Aristocratic government is described by Godwin as the appointment of a class of wise and benevolent leaders to act as moral shepherds to the rest of community. This class is exempted from everyday work in order to have the time to study moral questions on behalf of others, and membership is often passed down from generation to generation. Though he is even-handed in his explanation of aristocratic government as a model, Godwin is scathing about the idea of hereditary distinction: ‘no principle can present a deeper insult upon reason and justice’. The philosopher regards the idea of choosing leaders based on their ancestry as absurd, but observes that a hereditary leadership caste is even more problematic. If we allow the conceit that a leadership caste must have more free time to facilitate contemplation and deliberation (Godwin does not – arguing that a fair society would make that time available to all) then we must consider what effect this would have on those who grow up part of it. Godwin argues that a class that have led sheltered lives are ill-equipped to provide moral leadership because they have little opportunity to gain the life experience needed to be effective in that role – we might reasonably ask if those who had never known normal work would understand the moral dilemmas faced by those who experienced it every day. The philosopher goes further, suggesting that a long-term culture of ease encourages the accumulation of luxury and the associated ability to dispense patronage:
Hence it appears, that to elect men to the rank of nobility is to elect them to a post of moral danger and a means of depravity; but that to constitute them hereditarily noble is to preclude them, bating a few extraordinary accidents, from all the causes that generate ability and virtue.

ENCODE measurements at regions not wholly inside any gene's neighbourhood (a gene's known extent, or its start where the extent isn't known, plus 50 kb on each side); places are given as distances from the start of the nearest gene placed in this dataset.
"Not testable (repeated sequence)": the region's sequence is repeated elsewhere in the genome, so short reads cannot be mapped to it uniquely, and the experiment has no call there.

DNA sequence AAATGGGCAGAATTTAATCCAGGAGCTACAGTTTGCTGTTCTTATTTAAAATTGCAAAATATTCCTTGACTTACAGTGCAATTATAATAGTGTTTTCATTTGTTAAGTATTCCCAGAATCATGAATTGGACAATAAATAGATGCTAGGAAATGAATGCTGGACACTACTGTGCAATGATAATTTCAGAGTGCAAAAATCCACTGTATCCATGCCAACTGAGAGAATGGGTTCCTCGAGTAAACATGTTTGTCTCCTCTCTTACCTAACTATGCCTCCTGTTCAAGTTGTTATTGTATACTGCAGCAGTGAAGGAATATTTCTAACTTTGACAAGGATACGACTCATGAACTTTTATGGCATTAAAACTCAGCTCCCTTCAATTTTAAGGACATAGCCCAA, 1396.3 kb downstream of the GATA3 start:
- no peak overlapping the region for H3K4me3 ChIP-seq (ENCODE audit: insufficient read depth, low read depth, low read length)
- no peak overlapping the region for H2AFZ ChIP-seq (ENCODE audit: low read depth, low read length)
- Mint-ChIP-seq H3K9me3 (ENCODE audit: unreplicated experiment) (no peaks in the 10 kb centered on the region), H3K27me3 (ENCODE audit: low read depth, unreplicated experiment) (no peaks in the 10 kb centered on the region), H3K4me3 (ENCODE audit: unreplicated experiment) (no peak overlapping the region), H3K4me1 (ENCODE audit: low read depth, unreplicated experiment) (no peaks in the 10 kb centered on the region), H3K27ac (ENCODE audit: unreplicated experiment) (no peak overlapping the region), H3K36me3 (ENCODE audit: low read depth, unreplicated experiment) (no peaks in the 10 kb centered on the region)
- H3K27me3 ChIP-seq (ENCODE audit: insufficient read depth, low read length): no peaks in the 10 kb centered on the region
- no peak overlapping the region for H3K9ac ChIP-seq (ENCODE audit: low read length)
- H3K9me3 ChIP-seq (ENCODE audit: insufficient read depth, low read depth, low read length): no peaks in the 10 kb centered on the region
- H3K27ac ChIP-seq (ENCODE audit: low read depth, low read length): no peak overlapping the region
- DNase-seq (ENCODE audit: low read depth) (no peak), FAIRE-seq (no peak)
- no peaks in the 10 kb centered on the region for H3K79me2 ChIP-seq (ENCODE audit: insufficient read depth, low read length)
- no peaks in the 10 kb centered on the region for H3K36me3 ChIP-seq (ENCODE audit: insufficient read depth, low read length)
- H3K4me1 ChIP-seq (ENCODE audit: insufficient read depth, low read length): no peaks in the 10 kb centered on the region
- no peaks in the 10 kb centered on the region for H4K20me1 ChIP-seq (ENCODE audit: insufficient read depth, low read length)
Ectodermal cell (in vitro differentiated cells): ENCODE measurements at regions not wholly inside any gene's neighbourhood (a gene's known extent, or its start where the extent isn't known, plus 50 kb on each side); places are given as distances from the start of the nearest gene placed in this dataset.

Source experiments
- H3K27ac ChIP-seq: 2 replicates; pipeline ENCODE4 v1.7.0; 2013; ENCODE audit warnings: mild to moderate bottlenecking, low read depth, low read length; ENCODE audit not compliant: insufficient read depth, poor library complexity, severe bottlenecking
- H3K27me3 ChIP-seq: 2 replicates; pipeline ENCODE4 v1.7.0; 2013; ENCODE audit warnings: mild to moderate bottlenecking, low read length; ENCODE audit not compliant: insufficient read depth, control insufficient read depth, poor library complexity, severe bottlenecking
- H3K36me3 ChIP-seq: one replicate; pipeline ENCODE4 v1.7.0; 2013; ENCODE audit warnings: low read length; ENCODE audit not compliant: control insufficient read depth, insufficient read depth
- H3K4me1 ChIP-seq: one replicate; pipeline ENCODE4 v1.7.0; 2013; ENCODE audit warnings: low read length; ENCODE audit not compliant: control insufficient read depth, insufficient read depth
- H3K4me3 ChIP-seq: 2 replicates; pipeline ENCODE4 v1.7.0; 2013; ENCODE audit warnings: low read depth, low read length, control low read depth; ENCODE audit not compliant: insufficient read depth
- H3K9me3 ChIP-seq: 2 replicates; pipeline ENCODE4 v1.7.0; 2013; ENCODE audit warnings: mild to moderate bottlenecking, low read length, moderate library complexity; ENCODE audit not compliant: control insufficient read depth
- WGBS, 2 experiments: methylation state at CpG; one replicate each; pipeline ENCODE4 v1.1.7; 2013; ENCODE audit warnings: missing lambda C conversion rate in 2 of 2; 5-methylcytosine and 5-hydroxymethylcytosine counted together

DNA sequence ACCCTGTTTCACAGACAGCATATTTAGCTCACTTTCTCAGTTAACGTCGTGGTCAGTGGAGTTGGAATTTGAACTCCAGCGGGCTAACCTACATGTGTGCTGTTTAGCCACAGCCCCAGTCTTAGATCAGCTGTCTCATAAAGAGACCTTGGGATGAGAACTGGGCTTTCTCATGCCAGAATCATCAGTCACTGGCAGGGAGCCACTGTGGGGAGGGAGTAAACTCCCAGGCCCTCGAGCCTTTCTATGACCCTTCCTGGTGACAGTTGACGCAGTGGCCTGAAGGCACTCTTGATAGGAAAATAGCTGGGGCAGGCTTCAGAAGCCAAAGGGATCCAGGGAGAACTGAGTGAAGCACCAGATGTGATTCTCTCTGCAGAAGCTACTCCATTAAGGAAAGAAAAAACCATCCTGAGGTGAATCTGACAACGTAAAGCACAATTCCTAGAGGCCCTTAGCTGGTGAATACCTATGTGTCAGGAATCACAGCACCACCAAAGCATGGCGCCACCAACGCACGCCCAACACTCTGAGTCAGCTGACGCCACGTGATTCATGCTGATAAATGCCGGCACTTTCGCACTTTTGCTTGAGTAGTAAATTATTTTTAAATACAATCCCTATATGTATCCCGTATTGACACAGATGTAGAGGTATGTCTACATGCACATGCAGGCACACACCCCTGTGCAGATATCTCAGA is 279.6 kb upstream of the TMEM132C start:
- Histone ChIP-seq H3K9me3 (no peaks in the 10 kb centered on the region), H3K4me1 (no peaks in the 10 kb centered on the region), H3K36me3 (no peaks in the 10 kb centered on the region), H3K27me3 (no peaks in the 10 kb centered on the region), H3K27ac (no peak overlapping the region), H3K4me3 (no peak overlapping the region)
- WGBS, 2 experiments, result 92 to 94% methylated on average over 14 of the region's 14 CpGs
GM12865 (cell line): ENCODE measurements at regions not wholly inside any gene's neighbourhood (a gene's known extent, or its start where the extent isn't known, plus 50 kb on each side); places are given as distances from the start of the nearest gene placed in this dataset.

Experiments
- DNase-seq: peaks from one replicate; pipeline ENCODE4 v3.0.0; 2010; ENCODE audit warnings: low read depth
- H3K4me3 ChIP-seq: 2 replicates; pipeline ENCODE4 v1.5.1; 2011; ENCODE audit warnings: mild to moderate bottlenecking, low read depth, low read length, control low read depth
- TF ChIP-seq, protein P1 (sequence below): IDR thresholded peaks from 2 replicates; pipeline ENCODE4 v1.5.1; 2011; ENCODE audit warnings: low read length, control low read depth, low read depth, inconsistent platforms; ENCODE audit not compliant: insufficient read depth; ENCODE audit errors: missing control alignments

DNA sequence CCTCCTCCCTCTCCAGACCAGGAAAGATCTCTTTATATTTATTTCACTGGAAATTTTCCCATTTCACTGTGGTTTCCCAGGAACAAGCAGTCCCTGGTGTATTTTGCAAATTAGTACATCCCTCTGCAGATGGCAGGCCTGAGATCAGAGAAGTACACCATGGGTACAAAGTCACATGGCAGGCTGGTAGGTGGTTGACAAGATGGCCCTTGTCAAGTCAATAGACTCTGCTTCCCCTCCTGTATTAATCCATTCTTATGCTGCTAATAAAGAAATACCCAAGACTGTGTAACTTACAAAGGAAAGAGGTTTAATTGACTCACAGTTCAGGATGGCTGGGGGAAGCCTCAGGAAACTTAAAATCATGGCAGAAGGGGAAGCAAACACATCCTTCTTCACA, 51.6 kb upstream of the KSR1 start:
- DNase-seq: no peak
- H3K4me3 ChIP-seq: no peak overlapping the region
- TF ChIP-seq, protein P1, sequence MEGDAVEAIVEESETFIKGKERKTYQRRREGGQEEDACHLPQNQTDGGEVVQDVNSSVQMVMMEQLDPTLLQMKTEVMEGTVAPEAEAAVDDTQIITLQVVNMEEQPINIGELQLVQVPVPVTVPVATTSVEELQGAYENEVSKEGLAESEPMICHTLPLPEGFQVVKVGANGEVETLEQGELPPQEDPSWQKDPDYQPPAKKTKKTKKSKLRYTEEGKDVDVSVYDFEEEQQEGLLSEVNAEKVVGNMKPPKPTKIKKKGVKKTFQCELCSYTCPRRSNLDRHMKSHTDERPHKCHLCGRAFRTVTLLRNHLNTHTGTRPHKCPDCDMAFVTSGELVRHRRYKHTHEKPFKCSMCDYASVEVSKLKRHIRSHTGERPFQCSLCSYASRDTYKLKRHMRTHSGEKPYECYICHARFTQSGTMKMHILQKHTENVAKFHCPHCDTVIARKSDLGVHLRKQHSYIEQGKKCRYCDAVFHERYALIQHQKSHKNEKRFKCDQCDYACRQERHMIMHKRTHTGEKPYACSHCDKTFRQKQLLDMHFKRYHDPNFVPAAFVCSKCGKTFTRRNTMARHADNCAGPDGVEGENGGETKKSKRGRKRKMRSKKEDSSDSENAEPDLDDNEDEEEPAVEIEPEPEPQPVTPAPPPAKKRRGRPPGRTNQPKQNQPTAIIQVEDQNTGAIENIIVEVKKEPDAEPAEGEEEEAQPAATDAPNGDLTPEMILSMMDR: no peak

Aristocracy is, in Godwin’s view, both ineffective and unjust. Distinctions of class are arbitrary, and therefore wrong. The only honours we should bestow are those we award for an individual’s own merits, chiefly their contribution to the moral health of their community. In an aristocratic system, the many support the few in return for leadership that the system itself undermines. Godwin argues that the dissolution of aristocracy is to everyone’s benefit – those at the bottom are freed from injustice, while those at the top are freed from an enforced idleness (in some countries the nobility were barred from many professions) that works to the detriment of their character.
Godwin defines democracy as a system of government that requires only one regulating principle: the acknowledgment that all men are equal. In a democracy, every individual’s voice should carry equal weight. Every individual shares the same moral duty to the people around them, and should hold the same stake in the fortunes of the community. The philosopher is quick to identify the problems that arise from this. While Godwin maintains that everyone has the same capacity for reason, he accepts that reason is a faculty that is developed through experience and reflection. If this is the case, then it is likely that the wiser members of any given community will be outnumbered by the unwise. A democratic society then is likely to be inconsistent in its decisions, easily swayed by the unscrupulous, and may struggle to recognise ideas of merit when they are proposed – all because the majority (who are unused to thinking critically about political questions) have the power to overrule an enlightened minority.